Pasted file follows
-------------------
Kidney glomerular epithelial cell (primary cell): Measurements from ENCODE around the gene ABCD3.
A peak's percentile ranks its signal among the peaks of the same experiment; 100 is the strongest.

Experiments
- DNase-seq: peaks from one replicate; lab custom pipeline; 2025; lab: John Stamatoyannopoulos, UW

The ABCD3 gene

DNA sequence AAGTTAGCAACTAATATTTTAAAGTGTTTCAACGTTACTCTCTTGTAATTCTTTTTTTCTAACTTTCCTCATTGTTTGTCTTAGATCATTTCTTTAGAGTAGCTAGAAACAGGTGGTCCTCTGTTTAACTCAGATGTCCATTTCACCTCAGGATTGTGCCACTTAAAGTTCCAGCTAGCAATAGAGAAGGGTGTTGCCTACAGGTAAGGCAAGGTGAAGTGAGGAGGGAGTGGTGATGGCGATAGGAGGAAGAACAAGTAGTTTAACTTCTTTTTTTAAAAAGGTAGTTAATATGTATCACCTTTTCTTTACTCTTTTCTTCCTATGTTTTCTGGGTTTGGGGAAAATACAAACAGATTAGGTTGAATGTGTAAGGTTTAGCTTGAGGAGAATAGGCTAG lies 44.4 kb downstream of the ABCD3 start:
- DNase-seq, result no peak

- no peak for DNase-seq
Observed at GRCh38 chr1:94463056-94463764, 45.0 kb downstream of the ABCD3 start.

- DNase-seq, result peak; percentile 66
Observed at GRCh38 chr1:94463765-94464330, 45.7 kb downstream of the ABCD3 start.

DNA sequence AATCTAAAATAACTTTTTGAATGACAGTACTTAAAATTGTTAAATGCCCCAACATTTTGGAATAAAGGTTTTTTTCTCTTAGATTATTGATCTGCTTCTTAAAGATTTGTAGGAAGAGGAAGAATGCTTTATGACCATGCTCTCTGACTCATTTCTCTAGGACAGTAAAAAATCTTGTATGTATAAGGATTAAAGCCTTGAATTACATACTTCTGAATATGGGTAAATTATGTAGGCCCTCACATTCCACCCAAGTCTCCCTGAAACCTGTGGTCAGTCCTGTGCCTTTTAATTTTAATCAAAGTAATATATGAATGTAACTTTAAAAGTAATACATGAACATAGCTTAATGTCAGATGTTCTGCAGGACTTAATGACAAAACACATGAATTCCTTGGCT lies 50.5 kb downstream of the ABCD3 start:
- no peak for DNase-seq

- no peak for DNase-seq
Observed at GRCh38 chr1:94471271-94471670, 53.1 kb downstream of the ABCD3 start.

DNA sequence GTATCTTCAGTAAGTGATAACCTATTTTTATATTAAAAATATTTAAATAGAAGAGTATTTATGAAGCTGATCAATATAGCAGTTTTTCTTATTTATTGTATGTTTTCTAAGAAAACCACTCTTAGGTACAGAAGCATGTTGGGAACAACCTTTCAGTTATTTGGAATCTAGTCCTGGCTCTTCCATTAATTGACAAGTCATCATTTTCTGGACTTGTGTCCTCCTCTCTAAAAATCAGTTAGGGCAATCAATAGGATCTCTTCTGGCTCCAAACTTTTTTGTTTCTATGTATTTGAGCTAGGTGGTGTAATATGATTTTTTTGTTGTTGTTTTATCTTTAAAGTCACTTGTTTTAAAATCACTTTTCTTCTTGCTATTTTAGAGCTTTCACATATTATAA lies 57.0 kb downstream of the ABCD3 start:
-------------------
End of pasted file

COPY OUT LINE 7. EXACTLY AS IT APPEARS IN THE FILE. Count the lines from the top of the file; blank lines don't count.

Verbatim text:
- DNase-seq, result no peak